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Lord of the Flies: A Psychological Approach

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Colton Blake

on 6 June 2013

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Transcript of Lord of the Flies: A Psychological Approach

Lord of the Flies:
A Psychological
Approach Jack Ralph Piggy Thesis The Id The Ego The Super Ego In "Lord of the Flies," William
Golding uses the characters Jack,
Ralph, Piggy, and Simon to
represent the different parts of
human psychology, showing how their imbalanced relationship with one another can lead to eventual self destruction. Simon The Innocence of the Human Mind What is the Psychological
Approach? The psychological approach is applying
the theories of pioneering
psychologist Sigmund Freud to the elements
of a piece of literature; it is analyzing a text
to see how Freud's research has effected it. Question and Answer 1. Will Jack continue to commit evil deeds once returned to society?


2. How did Piggy's death affect Ralph's psychological role?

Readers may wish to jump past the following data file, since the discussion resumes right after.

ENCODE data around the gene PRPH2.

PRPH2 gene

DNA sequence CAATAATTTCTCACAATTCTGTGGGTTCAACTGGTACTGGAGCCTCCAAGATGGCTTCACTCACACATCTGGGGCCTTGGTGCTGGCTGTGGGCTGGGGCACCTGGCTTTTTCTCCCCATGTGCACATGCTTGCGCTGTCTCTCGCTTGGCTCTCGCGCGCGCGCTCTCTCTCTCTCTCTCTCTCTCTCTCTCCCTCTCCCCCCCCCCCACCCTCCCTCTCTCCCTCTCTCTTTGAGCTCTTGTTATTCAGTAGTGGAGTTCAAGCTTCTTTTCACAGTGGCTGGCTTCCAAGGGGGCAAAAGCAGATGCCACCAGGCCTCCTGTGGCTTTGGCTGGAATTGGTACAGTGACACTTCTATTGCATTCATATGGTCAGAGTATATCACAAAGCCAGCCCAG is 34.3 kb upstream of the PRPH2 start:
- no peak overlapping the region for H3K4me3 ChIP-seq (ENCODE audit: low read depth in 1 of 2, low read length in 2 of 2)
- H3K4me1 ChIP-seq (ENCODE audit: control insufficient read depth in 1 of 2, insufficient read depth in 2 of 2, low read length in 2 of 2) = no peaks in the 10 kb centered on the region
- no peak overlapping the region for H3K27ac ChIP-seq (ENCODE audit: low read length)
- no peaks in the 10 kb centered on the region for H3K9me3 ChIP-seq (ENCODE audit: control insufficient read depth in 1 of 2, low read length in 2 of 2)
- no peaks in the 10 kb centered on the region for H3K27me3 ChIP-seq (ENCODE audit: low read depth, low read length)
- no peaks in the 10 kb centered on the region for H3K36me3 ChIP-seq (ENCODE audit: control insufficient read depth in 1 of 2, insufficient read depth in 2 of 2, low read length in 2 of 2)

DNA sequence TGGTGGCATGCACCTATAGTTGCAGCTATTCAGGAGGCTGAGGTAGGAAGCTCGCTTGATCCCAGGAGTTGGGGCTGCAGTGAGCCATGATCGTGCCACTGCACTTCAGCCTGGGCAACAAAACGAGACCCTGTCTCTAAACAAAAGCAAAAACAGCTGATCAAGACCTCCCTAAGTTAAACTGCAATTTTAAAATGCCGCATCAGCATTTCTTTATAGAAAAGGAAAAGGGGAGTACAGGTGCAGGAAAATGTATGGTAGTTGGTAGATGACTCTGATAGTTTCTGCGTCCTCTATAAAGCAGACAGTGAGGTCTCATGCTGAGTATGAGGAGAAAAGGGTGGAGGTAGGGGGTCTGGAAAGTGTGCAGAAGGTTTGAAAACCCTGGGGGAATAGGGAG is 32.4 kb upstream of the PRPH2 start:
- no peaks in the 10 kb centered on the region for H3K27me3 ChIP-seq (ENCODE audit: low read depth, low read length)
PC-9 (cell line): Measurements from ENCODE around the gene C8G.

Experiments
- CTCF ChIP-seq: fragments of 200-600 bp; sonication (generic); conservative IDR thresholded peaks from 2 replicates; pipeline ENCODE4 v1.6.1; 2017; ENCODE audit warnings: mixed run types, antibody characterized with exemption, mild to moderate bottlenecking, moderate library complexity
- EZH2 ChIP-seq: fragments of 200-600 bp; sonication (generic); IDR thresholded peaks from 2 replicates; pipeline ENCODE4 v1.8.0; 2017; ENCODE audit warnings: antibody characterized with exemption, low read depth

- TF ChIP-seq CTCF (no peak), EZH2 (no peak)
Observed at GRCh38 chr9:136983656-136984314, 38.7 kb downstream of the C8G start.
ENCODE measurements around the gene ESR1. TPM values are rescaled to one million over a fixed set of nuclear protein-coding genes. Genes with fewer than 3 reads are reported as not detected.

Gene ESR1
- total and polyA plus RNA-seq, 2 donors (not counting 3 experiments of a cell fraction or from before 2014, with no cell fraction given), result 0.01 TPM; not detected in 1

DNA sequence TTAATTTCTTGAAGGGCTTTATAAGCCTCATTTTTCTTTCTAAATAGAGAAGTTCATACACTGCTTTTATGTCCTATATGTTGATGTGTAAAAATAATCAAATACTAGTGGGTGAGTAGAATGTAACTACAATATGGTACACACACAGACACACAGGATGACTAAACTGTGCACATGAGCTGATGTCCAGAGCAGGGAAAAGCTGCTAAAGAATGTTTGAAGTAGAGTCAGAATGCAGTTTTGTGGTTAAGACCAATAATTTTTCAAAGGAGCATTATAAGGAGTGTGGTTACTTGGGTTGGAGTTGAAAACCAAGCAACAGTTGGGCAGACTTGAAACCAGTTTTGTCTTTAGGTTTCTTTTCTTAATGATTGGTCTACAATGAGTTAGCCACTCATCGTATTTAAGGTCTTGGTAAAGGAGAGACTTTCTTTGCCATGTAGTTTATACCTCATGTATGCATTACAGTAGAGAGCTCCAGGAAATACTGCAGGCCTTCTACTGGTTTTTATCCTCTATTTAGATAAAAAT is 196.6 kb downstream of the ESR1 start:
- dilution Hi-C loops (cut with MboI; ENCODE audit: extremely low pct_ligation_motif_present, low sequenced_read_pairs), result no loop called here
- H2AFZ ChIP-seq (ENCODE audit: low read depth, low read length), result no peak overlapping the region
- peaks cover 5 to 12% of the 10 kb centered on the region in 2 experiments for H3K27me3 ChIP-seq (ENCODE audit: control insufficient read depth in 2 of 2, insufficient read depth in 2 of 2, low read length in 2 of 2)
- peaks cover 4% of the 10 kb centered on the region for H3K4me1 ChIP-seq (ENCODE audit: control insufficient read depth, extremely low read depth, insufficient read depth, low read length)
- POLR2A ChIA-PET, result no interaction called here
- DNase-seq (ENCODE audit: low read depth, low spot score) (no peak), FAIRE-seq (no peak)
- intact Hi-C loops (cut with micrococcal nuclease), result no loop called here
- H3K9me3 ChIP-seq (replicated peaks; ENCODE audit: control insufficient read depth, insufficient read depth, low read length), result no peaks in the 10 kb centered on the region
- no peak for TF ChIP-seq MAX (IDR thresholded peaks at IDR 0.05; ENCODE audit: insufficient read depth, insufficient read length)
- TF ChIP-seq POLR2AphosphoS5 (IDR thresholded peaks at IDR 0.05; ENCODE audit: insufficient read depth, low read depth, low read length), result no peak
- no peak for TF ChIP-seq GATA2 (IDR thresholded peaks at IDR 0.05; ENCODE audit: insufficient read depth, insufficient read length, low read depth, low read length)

3. What would it mean if Simon were to have lived? Works Cited Parivelan, K. M. "A Critical Analysis of the Psychological Insights in Lord of the Flies by William Golding." Meghdutam. Meghdutam, n.d. Web. 5 June 2013. <http://www.rbhs.w-cook.k12.il.us/Mancoff/lofcritan.htm>. Jack is the perfect representation of the Id. He seeks to fulfill his every desire, acts on impulse, and lacks any sort of rationality behind his actions. Initially, he believes he should be leader only because he can "sing C sharp," (Golding 20). As shown by his obsession over hunting and killing, he is primal and instinctual; rather than looking for ways to be rescued, he dedicates all of his efforts to kill a pig. Interestingly, this implies that Jack is not necessarily "evil," and that he does not find pleasure in his horrible deeds. Instead, he is considered amoral, committing crimes because his instincts tell him to in order to survive. The Id can be a good thing, but "in Jack, passion is embodied in a negative sense with Golding utilizing Jack for demonstrating the degeneration of civilization," (Parivelan). The Id is the most basic part of the human mind, and Jack's primal actions throughout the novel show his connection to it constantly. Ralph is shown throughout "Lord of the Flies" to represent the Ego. The Ego is the part of the mind that Freud proposed is used to regulate the Id's savage tendencies and to keep the Super Ego grounded. Ralph actively plays this role in the book, trying the keep Jack under control and take Piggy's ideas into consideration. It is even realized literally that without Ralph to moderate, Jack would seriously hurt Piggy, reinforcing the concept. In the beginning, Ralph does not take to Piggy, and bonds quickly with Jack. However, as time passes, Ralph realizes the importance of Piggy's input, and knows that without it, his leadership over Jack and others (essentially the mind) would collapse, for he "can't think. Not like Piggy," (Golding 78). Even though he recognizes the importance of Piggy, the Super Ego, he occasionally loses sight of this and succumbs to the Id. This is seen in Ralph's barbaric reaction to being part of the hunt with Jack, where he loses himself in the action and intensity. All in all, Ralph chooses the best option from both Jack and Piggy, almost identically to how the Ego moderates between the Id and the Super Ego. Piggy is used to represent the Super Ego. The Super Ego is the part of the mind that is essentially one's conscious. It adheres to the ideals that were taught to a person through his or her culture and tells him or her if goals and fantasies are right or wrong by issuing guilt. The Super Ego is a person's morality, and it always strives for perfection. The Super Ego is mostly unconscious and "Lord of the Flies" portrays this thoroughly. Piggy often gives input that is in the best interest of all of the boys. Almost always, Piggy's ideas are struck down by Jack, the overpowering Id. Piggy remains unheard over and over in the novel due to the unstable relationship between the two. The gruesome death of Piggy implies that in the end, a situation where the Id prevails over over the Super Ego would be dire. As explained by Devera, "the novel ends after the id has completely crushed the superego." Simon is used to represent all of the innocence the human mind possesses when a person is first born. Simon, very childlike in nature, is honest, pure, and guiltless, and remains unchanged throughout the novel. Simon is "the most self-conscious in his group, he is incapable of speaking in public and prefers solitude," (Parivelan). The first scene that features Jack, Simon, and Ralph walking together strongly symbolizes the first stages of life, in which a Super Ego has not taken shape and the Id and Ego peacefully coexist. Later in the novel, Ralph and Jack begin to separate themselves, and Simon loses a place; he partakes in lonely nature walks that demonstrate the fading and corruption of innocence. Finally, he is killed indirectly by Jack's influence, symbolizing how the Id eventually brings about an end to someone's innocence. Conclusion All things considered, "The Lord of the Flies" shows how slowly the mind can collapse on itself if one part becomes too powerful; in this case, it is the Id. It begins with the end of innocence, and the destruction of the Super Ego. From there the Ego loses its moderating abilities, and is left helpless to subdue the impulsiveness of the Id. Ultimately, the mind self-destructs and turns to utter insanity until met with intervention as displayed in the final chapter of the novel. Devera, John. "Literary Analysis: Symbolism in Lord of the Flies, by William Golding." Helium. Helium, 10 Aug. 2007. Web. 05 June 2013. <http://www.helium.com/items/517951-literary-analysis-symbolism-in-lord-of-the-flies-by-william-golding>. Klassen, Charles. "Psychological Approaches to Literature." Nebo Literature. Nebo Literature, n.d. Web. 5 June 2013. <http://neboliterature.mrkdevelopment.com.au/topic-areas/critical-lit/Psychological-Approach-to-Literature>. Manheim, Leonard. Literature and Psychology. Vol. 11. Michigan: University of Michigan, 1961. Print. Golding, William. "Lord of the Flies." New York: Penguin, 1954. Print.